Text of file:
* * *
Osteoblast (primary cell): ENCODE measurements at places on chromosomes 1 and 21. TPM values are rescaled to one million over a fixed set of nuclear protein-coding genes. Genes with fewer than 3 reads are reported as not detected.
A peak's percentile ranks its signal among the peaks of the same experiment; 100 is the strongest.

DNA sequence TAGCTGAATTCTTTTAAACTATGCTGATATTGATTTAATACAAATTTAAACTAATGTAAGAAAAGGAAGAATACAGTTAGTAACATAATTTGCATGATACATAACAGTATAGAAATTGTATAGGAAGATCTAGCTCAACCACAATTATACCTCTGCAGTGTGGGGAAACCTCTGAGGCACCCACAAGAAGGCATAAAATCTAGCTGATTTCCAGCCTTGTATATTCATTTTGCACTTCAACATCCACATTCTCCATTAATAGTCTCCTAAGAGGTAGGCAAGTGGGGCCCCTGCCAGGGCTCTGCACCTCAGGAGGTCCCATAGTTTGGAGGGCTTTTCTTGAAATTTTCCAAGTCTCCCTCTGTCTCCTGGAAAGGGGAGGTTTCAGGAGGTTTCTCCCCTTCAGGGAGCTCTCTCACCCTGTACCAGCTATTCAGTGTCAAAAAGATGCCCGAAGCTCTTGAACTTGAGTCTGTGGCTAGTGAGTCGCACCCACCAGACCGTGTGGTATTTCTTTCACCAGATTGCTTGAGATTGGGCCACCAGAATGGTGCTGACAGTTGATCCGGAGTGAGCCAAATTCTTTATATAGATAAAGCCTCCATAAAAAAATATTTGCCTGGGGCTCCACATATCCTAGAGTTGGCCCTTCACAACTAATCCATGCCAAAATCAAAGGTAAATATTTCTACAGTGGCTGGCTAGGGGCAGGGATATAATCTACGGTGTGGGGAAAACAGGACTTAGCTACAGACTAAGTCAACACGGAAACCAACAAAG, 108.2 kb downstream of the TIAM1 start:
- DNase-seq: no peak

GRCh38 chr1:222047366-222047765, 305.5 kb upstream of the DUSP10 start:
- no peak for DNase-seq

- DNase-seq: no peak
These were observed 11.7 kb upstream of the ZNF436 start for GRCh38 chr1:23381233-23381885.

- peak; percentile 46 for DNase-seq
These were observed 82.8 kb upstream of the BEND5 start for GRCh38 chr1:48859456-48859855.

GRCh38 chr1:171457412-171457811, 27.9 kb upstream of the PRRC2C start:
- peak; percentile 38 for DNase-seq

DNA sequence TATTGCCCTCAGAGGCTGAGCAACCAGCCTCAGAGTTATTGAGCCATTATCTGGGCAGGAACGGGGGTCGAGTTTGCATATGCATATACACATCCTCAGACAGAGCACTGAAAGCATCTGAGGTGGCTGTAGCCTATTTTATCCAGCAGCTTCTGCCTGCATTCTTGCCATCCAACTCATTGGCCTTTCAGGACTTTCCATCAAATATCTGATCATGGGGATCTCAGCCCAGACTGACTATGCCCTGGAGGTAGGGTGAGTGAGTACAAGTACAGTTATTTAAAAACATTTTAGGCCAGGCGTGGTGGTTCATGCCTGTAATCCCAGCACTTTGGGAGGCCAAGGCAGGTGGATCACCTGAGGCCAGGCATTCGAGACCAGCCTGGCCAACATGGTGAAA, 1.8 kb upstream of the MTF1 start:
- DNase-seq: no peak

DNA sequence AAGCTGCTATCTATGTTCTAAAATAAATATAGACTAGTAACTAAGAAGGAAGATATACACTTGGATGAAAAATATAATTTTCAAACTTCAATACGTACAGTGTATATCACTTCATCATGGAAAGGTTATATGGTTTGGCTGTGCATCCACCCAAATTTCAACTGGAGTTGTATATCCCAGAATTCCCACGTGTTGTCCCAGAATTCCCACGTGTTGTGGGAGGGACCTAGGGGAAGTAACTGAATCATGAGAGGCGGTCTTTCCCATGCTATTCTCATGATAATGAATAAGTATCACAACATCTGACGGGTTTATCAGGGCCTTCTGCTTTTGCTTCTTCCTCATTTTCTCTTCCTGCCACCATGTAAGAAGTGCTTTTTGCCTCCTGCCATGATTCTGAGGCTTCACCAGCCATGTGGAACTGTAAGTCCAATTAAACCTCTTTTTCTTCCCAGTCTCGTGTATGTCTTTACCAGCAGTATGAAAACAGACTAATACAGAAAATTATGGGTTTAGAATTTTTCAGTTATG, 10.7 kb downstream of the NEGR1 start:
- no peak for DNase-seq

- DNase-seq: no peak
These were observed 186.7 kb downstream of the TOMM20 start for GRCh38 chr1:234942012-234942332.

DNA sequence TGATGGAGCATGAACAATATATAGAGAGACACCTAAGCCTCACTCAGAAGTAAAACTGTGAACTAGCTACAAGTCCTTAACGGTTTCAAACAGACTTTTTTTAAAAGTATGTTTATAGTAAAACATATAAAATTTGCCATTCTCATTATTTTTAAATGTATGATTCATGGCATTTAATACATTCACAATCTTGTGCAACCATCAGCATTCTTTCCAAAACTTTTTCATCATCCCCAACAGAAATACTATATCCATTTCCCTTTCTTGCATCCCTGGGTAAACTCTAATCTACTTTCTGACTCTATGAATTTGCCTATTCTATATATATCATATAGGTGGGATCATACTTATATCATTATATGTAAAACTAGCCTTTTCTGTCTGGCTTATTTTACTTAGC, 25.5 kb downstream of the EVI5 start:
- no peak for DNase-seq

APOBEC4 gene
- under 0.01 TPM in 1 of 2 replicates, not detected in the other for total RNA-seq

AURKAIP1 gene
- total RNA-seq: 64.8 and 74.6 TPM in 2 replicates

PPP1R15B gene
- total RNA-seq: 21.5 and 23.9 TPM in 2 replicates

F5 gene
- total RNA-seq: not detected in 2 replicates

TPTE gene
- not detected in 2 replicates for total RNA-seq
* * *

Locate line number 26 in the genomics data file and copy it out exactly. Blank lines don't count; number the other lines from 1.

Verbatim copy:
- total RNA-seq: 21.5 and 23.9 TPM in 2 replicates